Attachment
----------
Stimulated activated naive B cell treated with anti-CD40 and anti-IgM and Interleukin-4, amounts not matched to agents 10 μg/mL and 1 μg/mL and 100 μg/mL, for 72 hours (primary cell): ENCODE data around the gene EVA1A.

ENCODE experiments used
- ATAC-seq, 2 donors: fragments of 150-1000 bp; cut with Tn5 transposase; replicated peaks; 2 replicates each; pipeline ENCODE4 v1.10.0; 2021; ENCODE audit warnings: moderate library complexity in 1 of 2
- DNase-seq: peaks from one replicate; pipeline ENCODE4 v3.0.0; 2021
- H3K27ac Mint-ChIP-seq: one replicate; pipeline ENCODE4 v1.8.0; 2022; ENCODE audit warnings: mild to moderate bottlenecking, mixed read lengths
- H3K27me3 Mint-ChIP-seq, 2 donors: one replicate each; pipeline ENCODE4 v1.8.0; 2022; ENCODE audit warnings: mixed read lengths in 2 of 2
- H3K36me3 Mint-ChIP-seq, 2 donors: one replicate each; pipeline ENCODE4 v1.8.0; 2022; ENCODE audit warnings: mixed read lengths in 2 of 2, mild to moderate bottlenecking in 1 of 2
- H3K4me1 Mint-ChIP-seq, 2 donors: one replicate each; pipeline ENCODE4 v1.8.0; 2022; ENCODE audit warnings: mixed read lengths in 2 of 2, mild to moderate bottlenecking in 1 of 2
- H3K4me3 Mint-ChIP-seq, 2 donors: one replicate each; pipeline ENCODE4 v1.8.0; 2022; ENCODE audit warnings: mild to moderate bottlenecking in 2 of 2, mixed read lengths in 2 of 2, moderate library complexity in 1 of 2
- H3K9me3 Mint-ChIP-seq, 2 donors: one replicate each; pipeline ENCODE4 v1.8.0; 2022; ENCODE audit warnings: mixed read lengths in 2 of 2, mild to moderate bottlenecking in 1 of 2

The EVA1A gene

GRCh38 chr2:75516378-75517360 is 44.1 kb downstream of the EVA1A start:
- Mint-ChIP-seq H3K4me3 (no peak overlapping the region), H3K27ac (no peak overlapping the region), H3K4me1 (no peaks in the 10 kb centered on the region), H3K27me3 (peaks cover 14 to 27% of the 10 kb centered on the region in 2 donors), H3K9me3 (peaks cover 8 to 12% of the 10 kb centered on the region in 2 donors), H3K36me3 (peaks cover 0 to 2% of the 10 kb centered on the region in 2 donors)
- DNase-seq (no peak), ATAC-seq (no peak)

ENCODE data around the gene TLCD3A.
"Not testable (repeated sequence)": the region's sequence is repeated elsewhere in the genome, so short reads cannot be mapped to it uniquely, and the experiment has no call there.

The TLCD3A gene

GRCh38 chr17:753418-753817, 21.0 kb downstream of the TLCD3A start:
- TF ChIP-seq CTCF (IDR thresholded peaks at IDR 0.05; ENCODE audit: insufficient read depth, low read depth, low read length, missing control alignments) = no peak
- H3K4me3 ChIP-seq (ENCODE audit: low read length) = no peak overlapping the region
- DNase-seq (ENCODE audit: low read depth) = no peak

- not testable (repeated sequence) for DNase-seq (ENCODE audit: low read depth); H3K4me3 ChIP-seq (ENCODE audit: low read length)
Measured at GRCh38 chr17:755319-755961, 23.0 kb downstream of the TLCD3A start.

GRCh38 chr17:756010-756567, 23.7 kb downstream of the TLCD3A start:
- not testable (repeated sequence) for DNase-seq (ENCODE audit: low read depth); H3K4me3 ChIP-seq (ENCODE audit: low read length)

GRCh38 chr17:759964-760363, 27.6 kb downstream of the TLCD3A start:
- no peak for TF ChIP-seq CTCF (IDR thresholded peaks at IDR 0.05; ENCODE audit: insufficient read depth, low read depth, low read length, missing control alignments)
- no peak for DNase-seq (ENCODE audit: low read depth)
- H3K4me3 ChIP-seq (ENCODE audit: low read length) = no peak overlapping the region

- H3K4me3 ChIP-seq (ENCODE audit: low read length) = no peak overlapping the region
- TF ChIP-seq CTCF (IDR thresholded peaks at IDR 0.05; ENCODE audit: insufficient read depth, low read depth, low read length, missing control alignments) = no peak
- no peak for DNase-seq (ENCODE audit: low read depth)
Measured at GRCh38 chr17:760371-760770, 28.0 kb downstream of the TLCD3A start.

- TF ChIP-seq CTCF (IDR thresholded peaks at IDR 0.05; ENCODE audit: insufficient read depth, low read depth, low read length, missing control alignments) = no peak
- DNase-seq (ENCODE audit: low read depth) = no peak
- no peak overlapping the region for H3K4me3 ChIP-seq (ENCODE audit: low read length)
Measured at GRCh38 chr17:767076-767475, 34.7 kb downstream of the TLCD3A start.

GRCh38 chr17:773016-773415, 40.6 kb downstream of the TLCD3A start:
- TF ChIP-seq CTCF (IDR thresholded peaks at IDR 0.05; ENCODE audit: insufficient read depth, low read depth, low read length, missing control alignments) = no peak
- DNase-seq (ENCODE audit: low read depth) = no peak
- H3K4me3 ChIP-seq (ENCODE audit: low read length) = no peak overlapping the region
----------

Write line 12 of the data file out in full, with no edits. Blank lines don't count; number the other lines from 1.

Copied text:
GRCh38 chr2:75516378-75517360 is 44.1 kb downstream of the EVA1A start: